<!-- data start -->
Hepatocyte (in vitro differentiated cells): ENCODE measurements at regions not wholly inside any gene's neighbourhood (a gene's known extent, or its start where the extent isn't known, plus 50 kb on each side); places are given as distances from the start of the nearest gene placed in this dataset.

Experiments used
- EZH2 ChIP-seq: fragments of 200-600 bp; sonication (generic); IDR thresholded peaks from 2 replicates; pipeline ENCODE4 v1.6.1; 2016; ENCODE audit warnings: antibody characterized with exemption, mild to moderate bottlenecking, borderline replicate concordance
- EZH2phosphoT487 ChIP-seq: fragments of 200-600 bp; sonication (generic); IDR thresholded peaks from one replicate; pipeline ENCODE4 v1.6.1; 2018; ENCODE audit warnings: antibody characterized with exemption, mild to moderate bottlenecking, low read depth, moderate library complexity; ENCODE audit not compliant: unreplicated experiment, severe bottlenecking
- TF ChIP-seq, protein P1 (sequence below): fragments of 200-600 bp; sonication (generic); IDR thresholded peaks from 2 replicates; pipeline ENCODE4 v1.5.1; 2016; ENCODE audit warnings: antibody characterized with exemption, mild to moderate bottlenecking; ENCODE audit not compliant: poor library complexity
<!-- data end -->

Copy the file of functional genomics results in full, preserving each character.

Hepatocyte (in vitro differentiated cells): ENCODE measurements at regions not wholly inside any gene's neighbourhood (a gene's known extent, or its start where the extent isn't known, plus 50 kb on each side); places are given as distances from the start of the nearest gene placed in this dataset.

Experiments used
- EZH2 ChIP-seq: fragments of 200-600 bp; sonication (generic); IDR thresholded peaks from 2 replicates; pipeline ENCODE4 v1.6.1; 2016; ENCODE audit warnings: antibody characterized with exemption, mild to moderate bottlenecking, borderline replicate concordance
- EZH2phosphoT487 ChIP-seq: fragments of 200-600 bp; sonication (generic); IDR thresholded peaks from one replicate; pipeline ENCODE4 v1.6.1; 2018; ENCODE audit warnings: antibody characterized with exemption, mild to moderate bottlenecking, low read depth, moderate library complexity; ENCODE audit not compliant: unreplicated experiment, severe bottlenecking
- TF ChIP-seq, protein P1 (sequence below): fragments of 200-600 bp; sonication (generic); IDR thresholded peaks from 2 replicates; pipeline ENCODE4 v1.5.1; 2016; ENCODE audit warnings: antibody characterized with exemption, mild to moderate bottlenecking; ENCODE audit not compliant: poor library complexity